More troublesome than either of these paradoxes, though it is related to the latter, is the problem of certification. As a cartoonist with a background in astrophysics pointed out, anybody can simply pretend to be an academic; worse, they may take advantage of genuine disagreements among experts in a field, feigning that the difference between their ignorant or dishonest claims and the scholarly consensus is merely the same kind of difference as we might find between one qualified scholar and another.* This is not so terrible when it applied to questions that have little in the way of practical consequences: not much would change about our lives if, say, the Loch Ness Monster turned out to be real. However, when brought into practical fields, like medicine or navigation or engineering, the consequences can be disastrous. The nineteenth and early twentieth century were aflush with what are sometimes called patent medicines—the sort with names like “Doctor Hardiman’s Richly Vitaminised Nerve Syrup” or “Miss Shillingbrow’s Cure-All Tonic of the Mystical Orient.” They claimed to treat everything from headache to tuberculosis, epilepsy, and paralysis! (You would think these wouldn’t be lies that could be told for money more than once, but of course you would be wrong.) The ingredients of these medicines were, sometimes, effective; but, especially in the earlier decades of the period, there were no laws requiring that all ingredients be listed, and manufacturers and advertisers freely lied by omission—if no more—about what was in their particular snake oil. Moreover, since drugs were also far less regulated at the time, it was not at all unusual for, say, an “infant soothing elixir” to contain ingredients like laudanum, which is opium dissolved in alcohol. (One begins to see where the poorly-named temperance movement was coming from!) Only a person with a pretty thorough knowledge of both chemistry and medicine, and possibly sciences like botany as well, would be in a position to guess for themselves whether a given elixir was likely to be helpful, harmful, or nothing-ful.

We thus come to the need for certification: anyone can claim to be competent in such-and-such a field, but only those who truly are can gain recognition from fellow competent people as competent. From one perspective, this merely reintroduces the expertise paradox: how am I to recognize a group of experts without being an expert myself (in which case I may not need another expert anyway)? On the other hand, daily life is full of epistemic** paradoxes like this, and it interferes with our daily business surprisingly little. How do we even know English, except by talking with other self-reported Anglophones?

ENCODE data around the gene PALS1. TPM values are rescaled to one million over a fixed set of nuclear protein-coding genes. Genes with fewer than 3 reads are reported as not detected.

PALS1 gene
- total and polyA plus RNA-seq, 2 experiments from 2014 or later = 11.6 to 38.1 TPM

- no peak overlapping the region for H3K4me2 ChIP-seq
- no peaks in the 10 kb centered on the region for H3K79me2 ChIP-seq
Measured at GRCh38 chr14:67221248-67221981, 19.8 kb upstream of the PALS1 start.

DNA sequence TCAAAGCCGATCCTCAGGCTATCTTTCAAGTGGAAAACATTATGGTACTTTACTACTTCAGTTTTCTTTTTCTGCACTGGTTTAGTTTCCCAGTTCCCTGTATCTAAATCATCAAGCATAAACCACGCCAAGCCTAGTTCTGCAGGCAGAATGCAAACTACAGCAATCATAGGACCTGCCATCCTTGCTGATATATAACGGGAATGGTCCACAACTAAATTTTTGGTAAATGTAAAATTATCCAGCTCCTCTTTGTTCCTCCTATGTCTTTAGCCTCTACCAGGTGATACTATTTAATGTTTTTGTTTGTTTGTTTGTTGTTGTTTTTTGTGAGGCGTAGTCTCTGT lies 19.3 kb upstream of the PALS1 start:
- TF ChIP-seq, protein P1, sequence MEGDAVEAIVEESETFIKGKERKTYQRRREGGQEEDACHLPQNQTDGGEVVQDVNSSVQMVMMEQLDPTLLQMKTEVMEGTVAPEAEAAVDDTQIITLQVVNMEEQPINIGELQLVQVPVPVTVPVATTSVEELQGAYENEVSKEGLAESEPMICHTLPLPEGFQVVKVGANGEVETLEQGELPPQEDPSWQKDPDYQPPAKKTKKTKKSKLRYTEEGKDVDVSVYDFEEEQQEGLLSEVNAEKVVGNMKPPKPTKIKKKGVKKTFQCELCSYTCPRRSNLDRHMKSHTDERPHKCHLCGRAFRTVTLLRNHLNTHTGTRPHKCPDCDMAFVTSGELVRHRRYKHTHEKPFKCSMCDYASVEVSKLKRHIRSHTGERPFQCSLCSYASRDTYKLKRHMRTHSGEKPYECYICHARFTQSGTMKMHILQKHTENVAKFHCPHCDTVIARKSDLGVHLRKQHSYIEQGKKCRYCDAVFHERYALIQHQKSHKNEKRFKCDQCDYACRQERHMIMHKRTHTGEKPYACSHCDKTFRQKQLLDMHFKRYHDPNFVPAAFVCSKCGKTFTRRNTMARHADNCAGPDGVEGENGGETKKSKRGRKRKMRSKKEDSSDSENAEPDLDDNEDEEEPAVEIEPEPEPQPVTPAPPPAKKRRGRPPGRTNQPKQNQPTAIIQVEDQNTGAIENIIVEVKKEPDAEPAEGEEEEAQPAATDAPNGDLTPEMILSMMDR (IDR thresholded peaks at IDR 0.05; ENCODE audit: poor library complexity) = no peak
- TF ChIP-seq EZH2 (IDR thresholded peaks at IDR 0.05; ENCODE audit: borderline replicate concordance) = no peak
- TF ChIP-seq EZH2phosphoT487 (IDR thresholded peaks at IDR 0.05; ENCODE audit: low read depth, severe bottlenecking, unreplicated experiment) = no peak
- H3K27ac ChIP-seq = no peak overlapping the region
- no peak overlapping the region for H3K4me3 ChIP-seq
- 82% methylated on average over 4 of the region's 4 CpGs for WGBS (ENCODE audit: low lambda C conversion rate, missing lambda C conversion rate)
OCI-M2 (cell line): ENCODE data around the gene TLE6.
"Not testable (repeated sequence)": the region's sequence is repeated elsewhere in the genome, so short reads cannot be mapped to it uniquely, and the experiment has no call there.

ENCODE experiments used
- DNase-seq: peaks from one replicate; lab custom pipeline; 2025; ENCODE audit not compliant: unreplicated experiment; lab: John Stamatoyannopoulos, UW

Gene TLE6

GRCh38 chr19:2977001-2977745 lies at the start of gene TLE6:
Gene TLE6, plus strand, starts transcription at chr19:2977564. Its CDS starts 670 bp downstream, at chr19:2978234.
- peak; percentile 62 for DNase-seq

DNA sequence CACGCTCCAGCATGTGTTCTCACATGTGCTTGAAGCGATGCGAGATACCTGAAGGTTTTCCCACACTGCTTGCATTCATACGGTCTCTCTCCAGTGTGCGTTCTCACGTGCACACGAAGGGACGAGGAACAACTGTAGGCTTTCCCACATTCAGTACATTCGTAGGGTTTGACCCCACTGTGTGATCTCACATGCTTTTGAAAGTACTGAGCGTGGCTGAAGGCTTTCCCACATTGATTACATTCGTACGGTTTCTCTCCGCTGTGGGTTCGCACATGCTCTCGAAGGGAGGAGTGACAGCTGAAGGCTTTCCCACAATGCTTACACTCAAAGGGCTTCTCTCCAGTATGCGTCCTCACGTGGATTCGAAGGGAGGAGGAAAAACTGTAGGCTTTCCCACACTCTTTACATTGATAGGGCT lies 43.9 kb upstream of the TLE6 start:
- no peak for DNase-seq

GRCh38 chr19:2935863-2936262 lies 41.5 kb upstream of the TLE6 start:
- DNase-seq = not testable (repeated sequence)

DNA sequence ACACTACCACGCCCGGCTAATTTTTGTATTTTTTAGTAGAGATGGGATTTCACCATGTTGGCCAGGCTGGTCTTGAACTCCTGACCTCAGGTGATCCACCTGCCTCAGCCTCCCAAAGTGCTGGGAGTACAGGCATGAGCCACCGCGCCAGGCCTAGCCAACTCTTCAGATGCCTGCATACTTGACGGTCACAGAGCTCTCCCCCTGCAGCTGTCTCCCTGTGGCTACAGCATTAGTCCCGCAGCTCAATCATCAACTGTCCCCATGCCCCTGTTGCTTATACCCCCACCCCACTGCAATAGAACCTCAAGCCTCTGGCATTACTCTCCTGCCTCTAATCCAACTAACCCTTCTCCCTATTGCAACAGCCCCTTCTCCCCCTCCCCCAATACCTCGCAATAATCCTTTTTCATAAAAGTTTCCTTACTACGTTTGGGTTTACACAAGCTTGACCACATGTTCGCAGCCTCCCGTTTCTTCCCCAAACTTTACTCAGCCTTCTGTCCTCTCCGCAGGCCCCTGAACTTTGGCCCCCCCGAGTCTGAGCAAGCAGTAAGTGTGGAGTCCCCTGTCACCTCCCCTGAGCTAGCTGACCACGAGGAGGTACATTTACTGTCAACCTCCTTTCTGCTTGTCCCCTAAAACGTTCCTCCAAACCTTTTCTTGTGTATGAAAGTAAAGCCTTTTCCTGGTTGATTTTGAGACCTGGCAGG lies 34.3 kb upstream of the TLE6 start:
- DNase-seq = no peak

In any case, it is from this need that we get things like school accreditation, college degrees, licenses to do everything from drive to practice law, and the like. The idea behind all certifications is to serve as a guarantee on the part of the certifier that the person who bears them has in fact done the work of learning that renders them expert, or at least proficient, in the subject or skill concerned. And if the expertise in question is immediately useful or widely respected, it’s common for other authorities to appeal to the certified experts in that field, like governments taking the advice of the medical establishment on whether to impose vaccines by law or merely offer them as advisable (or, indeed, do neither). But this suggests our fifth and final authoritative sphere …

Part VI to come!

*Especially in the field of medicine, this kind of pseudoscientist is known as a quack, an abbreviation of the older word quacksalver. This in turn comes from Middle Dutch, in which it meant “one who hawks salves,” i.e. a pedlar of supposed miracle cures.
**I.e., having to do with epistemology, the philosophy of how we know things (from the Greek ἐπιστήμη [epistēmē], “knowledge”).

Suggested reading:
– Aristotle, Nicomachean Ethics
– Moses Maimonides, Guide for the Perplexed
– St. Thomas à Kempis, The Imitation of Christ
– Francis Bacon, Novum Organum
– Clarence Darrow, “Why I Am an Agnostic”
– Dorothy L. Sayers, The Lost Tools of Learning


Gabriel Blanchard has a baccalaureate from the University of Maryland, College Park in Classical Languages and Literatures. He is CLT’s editor at large, a freelance author, and an uncle to seven nephews. He lives in Baltimore, MD.

If you enjoyed this piece, you might like a few of our other posts here at the Journal as well, from author profiles to essays from top-scoring students to analyses of pivotal individuals in literature and history. Thank you for reading, and have a happy summer!

Published on 8th June, 2023. Page image of a mosaic unearthed in the ruins of Pompeii, depicting Plato’s Academy.